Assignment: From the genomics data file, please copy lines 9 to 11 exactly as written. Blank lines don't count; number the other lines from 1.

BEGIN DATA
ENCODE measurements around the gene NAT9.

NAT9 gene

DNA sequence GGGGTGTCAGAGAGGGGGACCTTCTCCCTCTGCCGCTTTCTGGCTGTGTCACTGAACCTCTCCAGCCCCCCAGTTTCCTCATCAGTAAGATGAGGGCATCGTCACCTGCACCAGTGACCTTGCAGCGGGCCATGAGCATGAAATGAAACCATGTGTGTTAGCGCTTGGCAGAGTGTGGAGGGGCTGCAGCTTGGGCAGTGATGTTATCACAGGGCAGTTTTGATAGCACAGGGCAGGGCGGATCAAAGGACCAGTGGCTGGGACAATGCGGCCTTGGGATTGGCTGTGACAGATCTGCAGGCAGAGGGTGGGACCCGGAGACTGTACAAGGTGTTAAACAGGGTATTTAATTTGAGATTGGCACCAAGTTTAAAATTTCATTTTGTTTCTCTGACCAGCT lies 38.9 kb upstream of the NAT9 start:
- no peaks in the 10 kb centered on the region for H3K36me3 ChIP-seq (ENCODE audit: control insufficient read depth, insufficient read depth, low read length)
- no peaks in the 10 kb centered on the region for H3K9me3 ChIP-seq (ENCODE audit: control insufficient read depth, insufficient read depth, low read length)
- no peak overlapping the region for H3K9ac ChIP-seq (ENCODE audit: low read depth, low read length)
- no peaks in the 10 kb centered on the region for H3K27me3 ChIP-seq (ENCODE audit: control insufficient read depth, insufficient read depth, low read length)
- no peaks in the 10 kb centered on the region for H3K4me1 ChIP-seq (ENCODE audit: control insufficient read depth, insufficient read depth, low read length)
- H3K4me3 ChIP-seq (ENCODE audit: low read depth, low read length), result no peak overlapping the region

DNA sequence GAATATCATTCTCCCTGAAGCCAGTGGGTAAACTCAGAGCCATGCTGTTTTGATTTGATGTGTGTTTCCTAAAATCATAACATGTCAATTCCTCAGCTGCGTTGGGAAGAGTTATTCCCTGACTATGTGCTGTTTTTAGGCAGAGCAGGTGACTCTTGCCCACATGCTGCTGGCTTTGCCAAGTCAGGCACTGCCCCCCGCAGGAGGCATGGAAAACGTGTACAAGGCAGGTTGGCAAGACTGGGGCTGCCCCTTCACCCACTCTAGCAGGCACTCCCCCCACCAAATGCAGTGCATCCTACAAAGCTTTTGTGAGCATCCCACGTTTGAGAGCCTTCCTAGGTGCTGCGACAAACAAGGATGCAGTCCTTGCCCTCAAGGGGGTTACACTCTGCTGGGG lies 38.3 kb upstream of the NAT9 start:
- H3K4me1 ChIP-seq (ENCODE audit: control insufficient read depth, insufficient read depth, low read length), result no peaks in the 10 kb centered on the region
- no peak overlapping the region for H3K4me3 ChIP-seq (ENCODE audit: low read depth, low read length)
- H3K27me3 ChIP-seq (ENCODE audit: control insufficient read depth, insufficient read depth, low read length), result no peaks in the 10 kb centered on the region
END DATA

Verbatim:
- H3K4me3 ChIP-seq (ENCODE audit: low read depth, low read length), result no peak overlapping the region

DNA sequence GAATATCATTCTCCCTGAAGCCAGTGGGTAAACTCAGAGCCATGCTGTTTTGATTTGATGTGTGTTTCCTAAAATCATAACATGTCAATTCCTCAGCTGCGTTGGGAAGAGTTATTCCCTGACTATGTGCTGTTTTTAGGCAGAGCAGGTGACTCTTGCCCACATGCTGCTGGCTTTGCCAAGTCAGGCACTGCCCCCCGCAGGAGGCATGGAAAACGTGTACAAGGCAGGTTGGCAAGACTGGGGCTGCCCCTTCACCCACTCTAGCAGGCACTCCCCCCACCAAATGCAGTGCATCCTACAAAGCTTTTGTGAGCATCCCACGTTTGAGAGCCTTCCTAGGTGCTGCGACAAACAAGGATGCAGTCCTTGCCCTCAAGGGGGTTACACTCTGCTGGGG lies 38.3 kb upstream of the NAT9 start:
- H3K4me1 ChIP-seq (ENCODE audit: control insufficient read depth, insufficient read depth, low read length), result no peaks in the 10 kb centered on the region